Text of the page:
If I understand it correctly, you use a PLL in an FPGA to get a higher clock from, say, a 50 MHz oscillator by synchronizing the faster clock to the slower reference one. Like if I had a 50MHz crystal and wanted to run my FPGA at 200 MHz, I'd use the PLL to lock the phase so every 4th pulse of the board clock matches the rising edge with the 50 MHz reference rising edge. So it sounds like the PLL here is correcting for error in the multiplied clock signal.

My question is, if I wanted to try this with MY FPGA, and make one of these PLL multipliers myself, where does the new faster clock come from? My first guess would be just using a bunch of buffers and an inverter and letting the propogation delay act as the timing in between pulses, but I'm not sure if this is the correct way to do this.

Also, how would I figure out the practical limits for how fast a clock I can run? Do I just run a simulation of my end circuit, look at the delay it takes for the outputs to stabilize, and use that as my maximum clock speed, or are there other considerations I need to make?

Thanks for any help you can give.

  • \$\begingroup\$ PLLs are Analogue, you can't make one yourself in an FPGA, only instantiate ones that may already be present. There are tricks you can do with delay chains to double the frequency, but they will be highly jittery and temperature dependent. \$\endgroup\$ Jul 31, 2015 at 12:59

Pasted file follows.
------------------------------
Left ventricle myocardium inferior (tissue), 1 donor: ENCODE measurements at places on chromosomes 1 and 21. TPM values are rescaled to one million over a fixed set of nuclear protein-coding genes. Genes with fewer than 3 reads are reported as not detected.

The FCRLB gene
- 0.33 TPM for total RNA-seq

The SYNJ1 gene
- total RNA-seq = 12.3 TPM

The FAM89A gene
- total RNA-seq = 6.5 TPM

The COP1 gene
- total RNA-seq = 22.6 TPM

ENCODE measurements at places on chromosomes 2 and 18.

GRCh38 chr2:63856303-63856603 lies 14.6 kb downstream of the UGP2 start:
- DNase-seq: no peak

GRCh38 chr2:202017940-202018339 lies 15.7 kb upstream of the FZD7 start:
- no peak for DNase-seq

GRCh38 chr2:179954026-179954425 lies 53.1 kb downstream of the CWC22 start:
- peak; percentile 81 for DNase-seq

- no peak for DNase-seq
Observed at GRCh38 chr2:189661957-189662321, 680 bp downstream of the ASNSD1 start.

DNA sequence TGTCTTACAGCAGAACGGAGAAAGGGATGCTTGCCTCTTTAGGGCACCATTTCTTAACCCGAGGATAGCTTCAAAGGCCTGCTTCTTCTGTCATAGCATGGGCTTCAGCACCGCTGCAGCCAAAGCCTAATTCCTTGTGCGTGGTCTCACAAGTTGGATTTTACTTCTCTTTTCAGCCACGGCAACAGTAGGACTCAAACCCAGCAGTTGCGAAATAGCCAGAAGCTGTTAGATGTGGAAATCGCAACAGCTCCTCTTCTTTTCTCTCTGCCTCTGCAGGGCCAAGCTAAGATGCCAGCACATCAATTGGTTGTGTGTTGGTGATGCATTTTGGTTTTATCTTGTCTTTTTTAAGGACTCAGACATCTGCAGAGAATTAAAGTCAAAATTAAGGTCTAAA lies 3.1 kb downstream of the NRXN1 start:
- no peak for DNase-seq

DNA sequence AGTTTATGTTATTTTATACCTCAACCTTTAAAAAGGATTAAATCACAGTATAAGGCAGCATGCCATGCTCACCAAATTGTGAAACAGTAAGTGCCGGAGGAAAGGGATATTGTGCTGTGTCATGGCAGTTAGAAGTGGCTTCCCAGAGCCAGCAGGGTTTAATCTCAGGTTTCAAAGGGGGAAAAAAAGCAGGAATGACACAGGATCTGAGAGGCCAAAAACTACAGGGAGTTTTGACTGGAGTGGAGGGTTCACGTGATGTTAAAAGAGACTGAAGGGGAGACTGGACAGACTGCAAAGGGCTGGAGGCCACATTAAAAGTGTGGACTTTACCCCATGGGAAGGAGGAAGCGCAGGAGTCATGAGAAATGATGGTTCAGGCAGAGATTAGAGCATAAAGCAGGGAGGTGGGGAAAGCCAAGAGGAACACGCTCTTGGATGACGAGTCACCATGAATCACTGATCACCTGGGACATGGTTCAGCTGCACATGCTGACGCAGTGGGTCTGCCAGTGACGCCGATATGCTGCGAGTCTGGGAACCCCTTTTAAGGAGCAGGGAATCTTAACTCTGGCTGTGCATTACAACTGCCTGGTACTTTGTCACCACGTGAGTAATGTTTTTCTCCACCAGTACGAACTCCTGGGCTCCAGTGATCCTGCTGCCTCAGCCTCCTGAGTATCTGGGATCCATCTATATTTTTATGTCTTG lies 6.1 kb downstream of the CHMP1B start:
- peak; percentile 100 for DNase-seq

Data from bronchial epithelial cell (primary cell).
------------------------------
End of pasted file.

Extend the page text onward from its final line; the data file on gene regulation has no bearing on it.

• \$\begingroup\$ The oscillator you describe (buffers + 1 inverter) is called a ring oscillator. It is a free-running oscillator though, so you can't use it as the VCO (voltage controlled oscillator) in a PLL. \$\endgroup\$
    – Justin
    Jul 31, 2015 at 13:05
  • \$\begingroup\$ @Justin, I'm no expert, but I believe it is possible to tune a ring oscillator by either power starving the gates. \$\endgroup\$
    – The Photon
    Jul 31, 2015 at 16:45
  • \$\begingroup\$ Yes, you can also tune one using varactors, but if those are available (or if you can power-starve the gates), I don't think it's just using standard FPGA logic cells anymore. An FPGA could certainly include such a tunable VCO on the die, though (perhaps some do?). \$\endgroup\$
    – Justin
    Jul 31, 2015 at 18:45

2 Answers 2


For a PLL Clock multiplier, where does the new clock come from?

Usually it comes from a voltage controlled oscillator (VCO) - it runs at the higher speed and then there is a digital divider that reduces this frequency to what would be nominally (say) 50MHz to match your reference crystal frequency. The PLL has a frequency/phase (PFD) detector that outputs a dc level when the two frequencies are not in-lock. This dc level drives the VCO and nudges it to alignment so it is exactly producing a mulitple of 50MHz.

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A PLL is a normal voltage controlled oscillator (VCO).

This VCO first generates a wave that is roughly the right frequency, and then the feedback mechanism is used to tune it. For tuning, the phase of two (slower) clocks, generated by dividing the input and the output clock, respectively, is compared.

Multiplication works by dividing the output clock before comparison.


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